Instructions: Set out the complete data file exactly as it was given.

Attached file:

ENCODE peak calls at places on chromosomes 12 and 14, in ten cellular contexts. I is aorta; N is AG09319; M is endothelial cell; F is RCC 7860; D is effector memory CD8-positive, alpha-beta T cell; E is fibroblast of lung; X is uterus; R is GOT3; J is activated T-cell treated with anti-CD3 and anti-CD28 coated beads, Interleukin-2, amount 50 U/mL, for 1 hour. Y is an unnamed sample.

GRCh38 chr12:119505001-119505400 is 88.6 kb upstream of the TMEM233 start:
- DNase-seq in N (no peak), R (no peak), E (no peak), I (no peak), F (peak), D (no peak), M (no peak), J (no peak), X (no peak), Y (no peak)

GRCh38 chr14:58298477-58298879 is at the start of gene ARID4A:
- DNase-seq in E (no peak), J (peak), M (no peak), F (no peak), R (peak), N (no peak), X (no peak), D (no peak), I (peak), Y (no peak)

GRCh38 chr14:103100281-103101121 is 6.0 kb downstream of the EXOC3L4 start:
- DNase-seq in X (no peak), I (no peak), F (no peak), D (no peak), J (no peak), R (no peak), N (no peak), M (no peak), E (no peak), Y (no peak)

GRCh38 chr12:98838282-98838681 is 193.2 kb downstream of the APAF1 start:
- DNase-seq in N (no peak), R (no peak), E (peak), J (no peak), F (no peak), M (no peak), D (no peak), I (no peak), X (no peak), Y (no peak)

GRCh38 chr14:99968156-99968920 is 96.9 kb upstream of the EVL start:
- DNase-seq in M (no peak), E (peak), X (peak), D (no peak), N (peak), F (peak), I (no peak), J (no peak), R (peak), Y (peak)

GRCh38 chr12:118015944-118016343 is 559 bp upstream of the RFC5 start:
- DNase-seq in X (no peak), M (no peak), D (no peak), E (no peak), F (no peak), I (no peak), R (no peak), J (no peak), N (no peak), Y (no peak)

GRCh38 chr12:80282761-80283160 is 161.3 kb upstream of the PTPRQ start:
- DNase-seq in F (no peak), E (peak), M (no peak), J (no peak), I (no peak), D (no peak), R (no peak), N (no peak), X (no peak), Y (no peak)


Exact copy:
ENCODE peak calls at places on chromosomes 12 and 14, in ten cellular contexts. I is aorta; N is AG09319; M is endothelial cell; F is RCC 7860; D is effector memory CD8-positive, alpha-beta T cell; E is fibroblast of lung; X is uterus; R is GOT3; J is activated T-cell treated with anti-CD3 and anti-CD28 coated beads, Interleukin-2, amount 50 U/mL, for 1 hour. Y is an unnamed sample.

GRCh38 chr12:119505001-119505400 is 88.6 kb upstream of the TMEM233 start:
- DNase-seq in N (no peak), R (no peak), E (no peak), I (no peak), F (peak), D (no peak), M (no peak), J (no peak), X (no peak), Y (no peak)

GRCh38 chr14:58298477-58298879 is at the start of gene ARID4A:
- DNase-seq in E (no peak), J (peak), M (no peak), F (no peak), R (peak), N (no peak), X (no peak), D (no peak), I (peak), Y (no peak)

GRCh38 chr14:103100281-103101121 is 6.0 kb downstream of the EXOC3L4 start:
- DNase-seq in X (no peak), I (no peak), F (no peak), D (no peak), J (no peak), R (no peak), N (no peak), M (no peak), E (no peak), Y (no peak)

GRCh38 chr12:98838282-98838681 is 193.2 kb downstream of the APAF1 start:
- DNase-seq in N (no peak), R (no peak), E (peak), J (no peak), F (no peak), M (no peak), D (no peak), I (no peak), X (no peak), Y (no peak)

GRCh38 chr14:99968156-99968920 is 96.9 kb upstream of the EVL start:
- DNase-seq in M (no peak), E (peak), X (peak), D (no peak), N (peak), F (peak), I (no peak), J (no peak), R (peak), Y (peak)

GRCh38 chr12:118015944-118016343 is 559 bp upstream of the RFC5 start:
- DNase-seq in X (no peak), M (no peak), D (no peak), E (no peak), F (no peak), I (no peak), R (no peak), J (no peak), N (no peak), Y (no peak)

GRCh38 chr12:80282761-80283160 is 161.3 kb upstream of the PTPRQ start:
- DNase-seq in F (no peak), E (peak), M (no peak), J (no peak), I (no peak), D (no peak), R (no peak), N (no peak), X (no peak), Y (no peak)